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All-news nets fight for upscale viewers

Jun 24, 2002  •  Post A Comment

Who is winning the war for the hearts and minds-and bulging wallets-of upscale cable-news viewers?
In an up-turning upfront, the true answer may be that all three general all-news networks-CNN , Fox News Channel and MSNBC-will win, each to its own particular standard.

All three say they expect revenue increases in this upfront, and all three expect it to be over by the Fourth of July weekend. It’s also true that all three expect this to be the upfront that levels the cable-news advertising playing field, with both Fox News and MSNBC making headway in closing the gap when it comes to the traditional CNN cost-per-thousand premium. (Agency and other estimates for the size of the CNN premium range from 15 percent to 200 percent.)
In household and other crucial ratings categories, Fox News has caught and surpassed CNN, its older rival, this year, but the conventional-wisdom calculus has been that while Fox is roping in the post-Sept. 11 news-hungry multitudes with its brand of confrontational talk and opinion, analysis and news, it’s CNN that retains the edge with up-market demos, specifically adults 25 to 54 making $75,000 and more per year and who are newly concerned about the daily news.
CNN points to its higher upscale audience concentration and touts targetability as well as reach; Fox News talks about sheer numbers, more eyeballs and frequency; MSNBC also talks audience composition and indexing and particularly touts its ultra-upscale numbers.
“Each network has its own story,” said Bob Flood, a senior buyer for Optimedia who buys cable news. “The whole dynamic is changing because of the number of players in cable news coupled with increased numbers on Fox, giving Fox the momentum in the marketplace.”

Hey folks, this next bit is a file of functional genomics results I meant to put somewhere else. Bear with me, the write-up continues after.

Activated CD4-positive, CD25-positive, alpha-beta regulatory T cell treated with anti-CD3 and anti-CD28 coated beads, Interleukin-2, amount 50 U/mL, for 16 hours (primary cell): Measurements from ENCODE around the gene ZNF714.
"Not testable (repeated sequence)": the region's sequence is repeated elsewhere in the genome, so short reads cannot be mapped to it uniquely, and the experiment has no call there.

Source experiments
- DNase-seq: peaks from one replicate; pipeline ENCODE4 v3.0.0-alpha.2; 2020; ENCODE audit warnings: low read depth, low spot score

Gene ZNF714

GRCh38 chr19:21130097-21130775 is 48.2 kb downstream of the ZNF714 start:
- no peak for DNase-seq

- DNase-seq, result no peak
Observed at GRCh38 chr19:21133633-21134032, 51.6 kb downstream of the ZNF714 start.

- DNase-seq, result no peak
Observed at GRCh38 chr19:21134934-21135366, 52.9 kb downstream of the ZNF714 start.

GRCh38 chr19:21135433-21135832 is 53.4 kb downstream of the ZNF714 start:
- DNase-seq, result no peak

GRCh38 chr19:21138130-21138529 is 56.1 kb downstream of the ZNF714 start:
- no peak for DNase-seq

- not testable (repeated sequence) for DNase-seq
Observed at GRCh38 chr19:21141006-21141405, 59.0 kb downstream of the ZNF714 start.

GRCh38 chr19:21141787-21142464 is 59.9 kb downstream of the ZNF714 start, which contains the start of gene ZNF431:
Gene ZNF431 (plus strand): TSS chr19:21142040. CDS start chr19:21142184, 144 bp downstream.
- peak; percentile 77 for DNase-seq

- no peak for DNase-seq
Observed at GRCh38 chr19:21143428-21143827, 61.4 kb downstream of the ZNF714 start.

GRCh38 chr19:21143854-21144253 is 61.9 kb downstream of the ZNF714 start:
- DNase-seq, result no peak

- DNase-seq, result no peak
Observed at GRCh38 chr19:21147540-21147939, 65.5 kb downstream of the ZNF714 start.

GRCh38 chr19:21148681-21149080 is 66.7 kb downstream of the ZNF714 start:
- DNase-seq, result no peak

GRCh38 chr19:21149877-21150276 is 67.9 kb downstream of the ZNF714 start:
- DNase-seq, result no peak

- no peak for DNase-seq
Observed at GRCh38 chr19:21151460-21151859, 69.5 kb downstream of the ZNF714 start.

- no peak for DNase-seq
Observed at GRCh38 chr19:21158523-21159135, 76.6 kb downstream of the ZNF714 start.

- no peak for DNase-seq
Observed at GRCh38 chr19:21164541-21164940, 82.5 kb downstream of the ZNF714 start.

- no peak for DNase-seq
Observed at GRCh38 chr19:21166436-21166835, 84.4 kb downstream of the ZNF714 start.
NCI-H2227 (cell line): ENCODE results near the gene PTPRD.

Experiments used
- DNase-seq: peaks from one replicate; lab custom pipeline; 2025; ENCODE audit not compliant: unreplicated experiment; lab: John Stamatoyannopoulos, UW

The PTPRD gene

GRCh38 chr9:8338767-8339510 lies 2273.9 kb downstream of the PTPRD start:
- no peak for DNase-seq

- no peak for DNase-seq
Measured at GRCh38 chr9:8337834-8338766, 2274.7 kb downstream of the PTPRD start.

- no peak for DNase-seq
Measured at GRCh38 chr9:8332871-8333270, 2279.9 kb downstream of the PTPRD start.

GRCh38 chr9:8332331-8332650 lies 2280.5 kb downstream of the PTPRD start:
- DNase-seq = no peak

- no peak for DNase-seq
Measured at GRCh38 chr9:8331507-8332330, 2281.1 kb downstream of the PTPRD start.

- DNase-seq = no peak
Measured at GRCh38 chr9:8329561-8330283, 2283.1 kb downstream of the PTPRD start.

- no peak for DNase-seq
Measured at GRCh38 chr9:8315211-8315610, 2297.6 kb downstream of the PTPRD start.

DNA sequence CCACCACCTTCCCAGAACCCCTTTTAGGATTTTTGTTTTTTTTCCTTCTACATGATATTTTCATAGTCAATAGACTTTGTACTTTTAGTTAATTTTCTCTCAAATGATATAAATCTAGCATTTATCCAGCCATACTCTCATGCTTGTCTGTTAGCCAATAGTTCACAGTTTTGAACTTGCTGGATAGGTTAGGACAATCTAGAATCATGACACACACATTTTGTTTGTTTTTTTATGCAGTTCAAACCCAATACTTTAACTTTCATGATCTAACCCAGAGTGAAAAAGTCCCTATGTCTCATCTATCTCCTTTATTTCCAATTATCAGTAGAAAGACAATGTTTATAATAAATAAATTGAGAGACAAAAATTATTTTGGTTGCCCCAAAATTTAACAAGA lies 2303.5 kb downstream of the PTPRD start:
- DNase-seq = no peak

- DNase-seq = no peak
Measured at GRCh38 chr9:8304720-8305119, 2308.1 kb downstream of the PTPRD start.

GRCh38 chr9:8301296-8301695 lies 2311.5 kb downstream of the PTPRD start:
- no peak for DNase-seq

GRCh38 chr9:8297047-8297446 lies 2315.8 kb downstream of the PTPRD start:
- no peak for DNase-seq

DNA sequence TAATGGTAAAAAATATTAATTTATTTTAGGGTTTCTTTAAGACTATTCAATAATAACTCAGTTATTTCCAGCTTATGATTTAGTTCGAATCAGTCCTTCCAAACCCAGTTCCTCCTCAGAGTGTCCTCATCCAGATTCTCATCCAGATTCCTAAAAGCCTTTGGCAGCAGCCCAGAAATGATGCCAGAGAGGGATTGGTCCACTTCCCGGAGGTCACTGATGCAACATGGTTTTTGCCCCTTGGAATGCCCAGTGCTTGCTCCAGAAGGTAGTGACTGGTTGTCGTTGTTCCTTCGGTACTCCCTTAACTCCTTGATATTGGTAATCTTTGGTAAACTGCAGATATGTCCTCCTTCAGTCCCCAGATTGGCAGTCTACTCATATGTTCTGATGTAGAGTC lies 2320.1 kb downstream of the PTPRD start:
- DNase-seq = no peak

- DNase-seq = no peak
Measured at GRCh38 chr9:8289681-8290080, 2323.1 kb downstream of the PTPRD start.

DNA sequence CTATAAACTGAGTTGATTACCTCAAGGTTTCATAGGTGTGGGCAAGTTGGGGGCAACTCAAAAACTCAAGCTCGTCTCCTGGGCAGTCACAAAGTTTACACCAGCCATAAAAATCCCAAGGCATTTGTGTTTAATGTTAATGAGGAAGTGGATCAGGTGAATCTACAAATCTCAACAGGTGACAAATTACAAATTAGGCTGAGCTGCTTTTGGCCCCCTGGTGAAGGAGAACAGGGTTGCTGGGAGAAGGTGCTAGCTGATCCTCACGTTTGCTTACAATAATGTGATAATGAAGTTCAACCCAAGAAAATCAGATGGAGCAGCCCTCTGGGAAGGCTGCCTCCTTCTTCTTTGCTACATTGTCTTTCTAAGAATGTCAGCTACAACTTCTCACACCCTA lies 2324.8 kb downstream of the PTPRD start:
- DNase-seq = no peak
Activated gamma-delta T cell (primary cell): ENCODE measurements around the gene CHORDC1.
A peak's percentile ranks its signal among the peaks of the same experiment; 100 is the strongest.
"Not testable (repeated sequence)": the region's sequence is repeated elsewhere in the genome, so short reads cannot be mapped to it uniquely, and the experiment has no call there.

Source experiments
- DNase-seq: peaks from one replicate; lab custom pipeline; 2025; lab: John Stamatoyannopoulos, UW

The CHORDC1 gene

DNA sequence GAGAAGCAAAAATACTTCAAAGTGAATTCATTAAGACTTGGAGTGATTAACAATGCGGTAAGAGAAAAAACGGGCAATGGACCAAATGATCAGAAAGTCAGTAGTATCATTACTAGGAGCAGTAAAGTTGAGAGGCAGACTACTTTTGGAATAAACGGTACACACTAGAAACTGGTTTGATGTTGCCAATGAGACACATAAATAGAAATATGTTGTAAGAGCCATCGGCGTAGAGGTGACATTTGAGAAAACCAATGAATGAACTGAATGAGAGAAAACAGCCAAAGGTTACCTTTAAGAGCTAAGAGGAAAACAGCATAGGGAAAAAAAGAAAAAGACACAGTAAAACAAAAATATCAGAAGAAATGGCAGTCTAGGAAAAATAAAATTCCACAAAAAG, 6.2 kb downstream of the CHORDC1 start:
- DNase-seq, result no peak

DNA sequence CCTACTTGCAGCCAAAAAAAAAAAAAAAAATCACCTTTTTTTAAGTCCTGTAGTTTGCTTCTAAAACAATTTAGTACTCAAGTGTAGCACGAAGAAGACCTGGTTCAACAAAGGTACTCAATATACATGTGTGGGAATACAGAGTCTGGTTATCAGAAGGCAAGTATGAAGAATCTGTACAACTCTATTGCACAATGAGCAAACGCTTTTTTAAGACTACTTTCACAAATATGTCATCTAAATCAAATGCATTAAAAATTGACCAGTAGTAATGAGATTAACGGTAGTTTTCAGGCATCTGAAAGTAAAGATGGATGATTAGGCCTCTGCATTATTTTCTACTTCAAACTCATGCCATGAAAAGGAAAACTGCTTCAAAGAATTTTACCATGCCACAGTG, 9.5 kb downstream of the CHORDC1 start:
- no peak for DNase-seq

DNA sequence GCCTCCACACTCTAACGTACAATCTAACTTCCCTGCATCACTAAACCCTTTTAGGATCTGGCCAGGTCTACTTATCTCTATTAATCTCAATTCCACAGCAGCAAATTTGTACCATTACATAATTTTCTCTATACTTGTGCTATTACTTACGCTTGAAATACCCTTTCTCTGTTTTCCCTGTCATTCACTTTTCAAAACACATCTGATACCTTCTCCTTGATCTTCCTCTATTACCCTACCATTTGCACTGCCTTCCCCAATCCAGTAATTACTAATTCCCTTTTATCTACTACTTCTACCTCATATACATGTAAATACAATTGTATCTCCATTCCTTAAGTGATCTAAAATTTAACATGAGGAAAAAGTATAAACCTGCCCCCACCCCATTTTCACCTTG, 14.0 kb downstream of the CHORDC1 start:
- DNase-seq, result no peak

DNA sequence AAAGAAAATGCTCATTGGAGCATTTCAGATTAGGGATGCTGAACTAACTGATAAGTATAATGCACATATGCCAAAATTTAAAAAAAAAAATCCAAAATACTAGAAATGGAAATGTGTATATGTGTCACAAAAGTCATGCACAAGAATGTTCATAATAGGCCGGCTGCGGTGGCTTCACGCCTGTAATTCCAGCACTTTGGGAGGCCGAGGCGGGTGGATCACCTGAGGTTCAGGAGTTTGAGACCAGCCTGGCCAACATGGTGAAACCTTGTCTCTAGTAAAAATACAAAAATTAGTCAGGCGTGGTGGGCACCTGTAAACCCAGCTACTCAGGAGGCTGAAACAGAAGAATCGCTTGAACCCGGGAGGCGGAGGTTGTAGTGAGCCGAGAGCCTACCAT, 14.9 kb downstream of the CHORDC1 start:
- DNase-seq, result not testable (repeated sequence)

“Twenty-four hours, prime time, you name it,” said Paul Rittenberg, senior VP, advertising sales, Fox News. “We deliver more eyeballs in that [adults 25 to 54 making $75,000 and up] category.”
Mr. Rittenberg said their upfront goal is to “close the gap [with CNN] on CPMs-and to get the revenue that will recognize that our audience has more than doubled in the past year.” He anticipates getting high single-digit or low double-digit percent increases in CPMs this year.
CNN’s pitch focuses on its audience percentage of those viewers rather than on their numbers. “The new viewers we are getting are as upscale or more upscale than the old viewers we had,” said Larry Goodman, president, CNN sales and marketing. “In Fox’s case, the new viewers they’re getting are not necessarily as desirable as the old viewers they had.”
Mr. Goodman offered upscale-demo data for first-quarter 2002 that he compared with the same quarter a year before. That comparison shows CNN with higher audience concentrations of 25- to 54-year-olds than Fox News in the $50,000 and A-County viewer categories, and Fox News with higher audience concentrations of that demo in the $75,000-plus and $50,000-college-educated categories. Year to year, CNN has increased its audience concentration in all four demo categories, while Fox News has increased in two (A-County and $50,000-college-educated), he said.
Mr. Goodman predicted that CNN’s upfront dollars will be up at least 30 percent year to year.
MSNBC is telling advertisers this upfront that when it comes to really upscale viewers-those making $150,000 and more per year-it has the highest audience percentage of all three cable-news networks. “I don’t know that $75K is really that upscale,” said Seth Winter, VP, advertising sales, MSNBC. “We look at $150K. That’s where we have a distinct advantage.”
Mr. Winter is projecting “low- to mid-single-digit growth in CPMs” for MSNBC this year.